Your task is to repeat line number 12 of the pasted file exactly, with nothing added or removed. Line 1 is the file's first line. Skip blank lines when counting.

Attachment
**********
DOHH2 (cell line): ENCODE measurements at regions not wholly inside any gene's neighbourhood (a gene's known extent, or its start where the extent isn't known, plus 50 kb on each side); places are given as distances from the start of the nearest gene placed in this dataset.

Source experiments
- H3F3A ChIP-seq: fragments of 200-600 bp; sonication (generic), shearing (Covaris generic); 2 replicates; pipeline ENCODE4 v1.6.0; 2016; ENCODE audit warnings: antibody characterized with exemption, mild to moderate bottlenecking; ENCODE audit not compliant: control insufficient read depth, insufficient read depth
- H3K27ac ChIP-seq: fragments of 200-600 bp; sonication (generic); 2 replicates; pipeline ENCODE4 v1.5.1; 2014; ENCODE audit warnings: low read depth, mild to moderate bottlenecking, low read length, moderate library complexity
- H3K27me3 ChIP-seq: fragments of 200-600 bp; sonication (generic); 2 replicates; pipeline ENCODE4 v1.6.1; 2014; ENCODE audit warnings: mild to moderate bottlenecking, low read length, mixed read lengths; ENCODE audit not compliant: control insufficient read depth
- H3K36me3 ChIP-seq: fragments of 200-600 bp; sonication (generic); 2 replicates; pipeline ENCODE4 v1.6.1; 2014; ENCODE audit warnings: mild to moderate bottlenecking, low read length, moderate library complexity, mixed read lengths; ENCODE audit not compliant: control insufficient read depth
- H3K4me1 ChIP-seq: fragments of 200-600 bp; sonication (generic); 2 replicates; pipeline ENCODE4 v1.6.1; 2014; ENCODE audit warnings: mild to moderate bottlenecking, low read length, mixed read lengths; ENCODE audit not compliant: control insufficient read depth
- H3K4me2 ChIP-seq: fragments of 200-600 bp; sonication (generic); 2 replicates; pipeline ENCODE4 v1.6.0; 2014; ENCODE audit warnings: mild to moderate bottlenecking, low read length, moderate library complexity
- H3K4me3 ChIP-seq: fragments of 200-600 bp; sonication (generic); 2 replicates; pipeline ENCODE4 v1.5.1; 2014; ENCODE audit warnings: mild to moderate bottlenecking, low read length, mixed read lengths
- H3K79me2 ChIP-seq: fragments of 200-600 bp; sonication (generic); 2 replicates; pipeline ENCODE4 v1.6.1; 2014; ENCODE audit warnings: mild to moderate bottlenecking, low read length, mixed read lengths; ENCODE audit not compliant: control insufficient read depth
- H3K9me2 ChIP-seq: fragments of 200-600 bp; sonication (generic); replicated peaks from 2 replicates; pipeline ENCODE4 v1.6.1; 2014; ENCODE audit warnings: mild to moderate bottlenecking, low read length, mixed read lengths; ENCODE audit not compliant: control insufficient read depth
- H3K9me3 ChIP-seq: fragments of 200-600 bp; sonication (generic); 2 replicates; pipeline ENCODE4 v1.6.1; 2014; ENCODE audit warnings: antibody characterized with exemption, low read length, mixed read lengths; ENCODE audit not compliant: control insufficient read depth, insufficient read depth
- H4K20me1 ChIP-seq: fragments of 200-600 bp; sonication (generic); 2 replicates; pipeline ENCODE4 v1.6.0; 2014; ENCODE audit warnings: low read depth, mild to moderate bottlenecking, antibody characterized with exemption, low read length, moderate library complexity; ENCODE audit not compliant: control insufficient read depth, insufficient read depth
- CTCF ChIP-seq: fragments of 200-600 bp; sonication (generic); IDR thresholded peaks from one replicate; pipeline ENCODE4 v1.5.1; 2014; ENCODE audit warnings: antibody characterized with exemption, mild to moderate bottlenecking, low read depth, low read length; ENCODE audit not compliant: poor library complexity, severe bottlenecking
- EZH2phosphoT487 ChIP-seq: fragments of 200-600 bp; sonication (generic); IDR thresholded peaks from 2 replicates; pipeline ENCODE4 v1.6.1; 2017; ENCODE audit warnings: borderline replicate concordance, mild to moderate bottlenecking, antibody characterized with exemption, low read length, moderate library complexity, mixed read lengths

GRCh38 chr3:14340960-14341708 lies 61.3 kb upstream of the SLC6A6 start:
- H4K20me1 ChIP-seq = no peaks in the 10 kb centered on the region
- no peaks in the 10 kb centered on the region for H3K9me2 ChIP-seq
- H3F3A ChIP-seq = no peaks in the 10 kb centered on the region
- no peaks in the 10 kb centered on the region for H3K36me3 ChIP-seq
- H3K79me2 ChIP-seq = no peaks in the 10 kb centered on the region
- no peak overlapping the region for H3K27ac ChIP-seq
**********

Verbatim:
- H3K9me3 ChIP-seq: fragments of 200-600 bp; sonication (generic); 2 replicates; pipeline ENCODE4 v1.6.1; 2014; ENCODE audit warnings: antibody characterized with exemption, low read length, mixed read lengths; ENCODE audit not compliant: control insufficient read depth, insufficient read depth